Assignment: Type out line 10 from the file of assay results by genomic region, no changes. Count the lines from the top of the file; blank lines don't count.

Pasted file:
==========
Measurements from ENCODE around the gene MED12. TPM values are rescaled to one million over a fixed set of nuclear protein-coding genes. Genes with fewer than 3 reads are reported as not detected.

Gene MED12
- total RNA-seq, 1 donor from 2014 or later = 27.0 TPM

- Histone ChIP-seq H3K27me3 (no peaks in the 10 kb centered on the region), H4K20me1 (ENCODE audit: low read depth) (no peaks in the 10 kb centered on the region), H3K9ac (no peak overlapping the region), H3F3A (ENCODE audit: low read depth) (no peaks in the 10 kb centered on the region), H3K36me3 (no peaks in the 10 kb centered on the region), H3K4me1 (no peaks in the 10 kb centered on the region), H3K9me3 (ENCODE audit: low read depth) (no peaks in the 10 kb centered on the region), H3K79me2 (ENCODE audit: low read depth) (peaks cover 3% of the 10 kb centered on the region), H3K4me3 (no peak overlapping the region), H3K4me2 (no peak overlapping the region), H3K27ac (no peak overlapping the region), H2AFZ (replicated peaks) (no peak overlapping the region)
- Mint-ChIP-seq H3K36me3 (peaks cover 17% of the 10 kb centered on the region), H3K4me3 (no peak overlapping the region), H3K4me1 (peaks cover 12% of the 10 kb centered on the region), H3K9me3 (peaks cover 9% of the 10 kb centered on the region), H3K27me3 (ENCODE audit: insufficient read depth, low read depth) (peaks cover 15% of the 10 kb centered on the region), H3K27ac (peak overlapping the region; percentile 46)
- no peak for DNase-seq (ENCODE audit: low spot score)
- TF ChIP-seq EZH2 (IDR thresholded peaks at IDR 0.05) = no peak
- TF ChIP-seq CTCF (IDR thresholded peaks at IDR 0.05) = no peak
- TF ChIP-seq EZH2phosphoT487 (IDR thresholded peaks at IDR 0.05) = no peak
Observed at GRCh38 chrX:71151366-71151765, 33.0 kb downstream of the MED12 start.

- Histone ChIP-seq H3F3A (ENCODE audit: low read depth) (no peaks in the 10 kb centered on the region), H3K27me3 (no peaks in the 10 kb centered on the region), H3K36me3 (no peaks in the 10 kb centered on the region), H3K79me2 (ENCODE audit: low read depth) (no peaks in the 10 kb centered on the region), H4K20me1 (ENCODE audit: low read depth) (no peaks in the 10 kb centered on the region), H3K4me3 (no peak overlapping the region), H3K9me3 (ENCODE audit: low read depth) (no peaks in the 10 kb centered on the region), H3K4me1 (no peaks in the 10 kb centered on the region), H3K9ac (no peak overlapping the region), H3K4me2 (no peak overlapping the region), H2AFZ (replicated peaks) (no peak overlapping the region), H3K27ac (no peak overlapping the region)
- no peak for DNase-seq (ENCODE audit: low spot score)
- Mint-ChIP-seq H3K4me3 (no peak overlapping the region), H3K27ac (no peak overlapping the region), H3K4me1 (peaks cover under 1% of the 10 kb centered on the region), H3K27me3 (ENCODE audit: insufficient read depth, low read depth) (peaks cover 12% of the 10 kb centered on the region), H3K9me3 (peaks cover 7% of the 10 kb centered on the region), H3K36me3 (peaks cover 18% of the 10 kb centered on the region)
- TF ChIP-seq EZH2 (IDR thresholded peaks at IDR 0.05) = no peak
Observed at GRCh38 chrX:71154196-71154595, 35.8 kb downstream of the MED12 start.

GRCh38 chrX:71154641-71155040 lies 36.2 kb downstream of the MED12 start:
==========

Observed at GRCh38 chrX:71151366-71151765, 33.0 kb downstream of the MED12 start.